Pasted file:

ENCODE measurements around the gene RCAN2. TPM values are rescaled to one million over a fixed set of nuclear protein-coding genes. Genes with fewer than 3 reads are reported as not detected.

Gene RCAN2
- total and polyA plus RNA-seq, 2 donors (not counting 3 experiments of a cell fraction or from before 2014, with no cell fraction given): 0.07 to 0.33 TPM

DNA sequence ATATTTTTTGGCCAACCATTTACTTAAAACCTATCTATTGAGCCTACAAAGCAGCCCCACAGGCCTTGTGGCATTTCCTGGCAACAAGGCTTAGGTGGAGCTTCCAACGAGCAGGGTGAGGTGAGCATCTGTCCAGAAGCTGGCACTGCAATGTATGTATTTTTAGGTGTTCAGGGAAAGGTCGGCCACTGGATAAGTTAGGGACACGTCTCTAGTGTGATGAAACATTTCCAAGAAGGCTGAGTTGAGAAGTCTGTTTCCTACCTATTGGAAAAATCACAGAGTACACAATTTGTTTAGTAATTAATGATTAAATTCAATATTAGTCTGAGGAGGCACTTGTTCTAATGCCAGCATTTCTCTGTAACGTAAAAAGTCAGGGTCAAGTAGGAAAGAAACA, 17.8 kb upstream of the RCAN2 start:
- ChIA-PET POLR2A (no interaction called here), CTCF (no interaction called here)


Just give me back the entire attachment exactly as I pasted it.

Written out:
ENCODE measurements around the gene RCAN2. TPM values are rescaled to one million over a fixed set of nuclear protein-coding genes. Genes with fewer than 3 reads are reported as not detected.

Gene RCAN2
- total and polyA plus RNA-seq, 2 donors (not counting 3 experiments of a cell fraction or from before 2014, with no cell fraction given): 0.07 to 0.33 TPM

DNA sequence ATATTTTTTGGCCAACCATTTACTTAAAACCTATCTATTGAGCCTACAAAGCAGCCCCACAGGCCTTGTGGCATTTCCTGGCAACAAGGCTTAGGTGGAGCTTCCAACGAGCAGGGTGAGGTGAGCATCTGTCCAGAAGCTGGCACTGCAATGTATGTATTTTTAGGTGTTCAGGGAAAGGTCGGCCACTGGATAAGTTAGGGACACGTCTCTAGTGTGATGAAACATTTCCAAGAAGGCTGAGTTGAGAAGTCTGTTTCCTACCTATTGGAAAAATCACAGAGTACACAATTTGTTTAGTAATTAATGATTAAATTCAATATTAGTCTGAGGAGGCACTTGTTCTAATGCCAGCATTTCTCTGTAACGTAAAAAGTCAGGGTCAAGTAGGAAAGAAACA, 17.8 kb upstream of the RCAN2 start:
- ChIA-PET POLR2A (no interaction called here), CTCF (no interaction called here)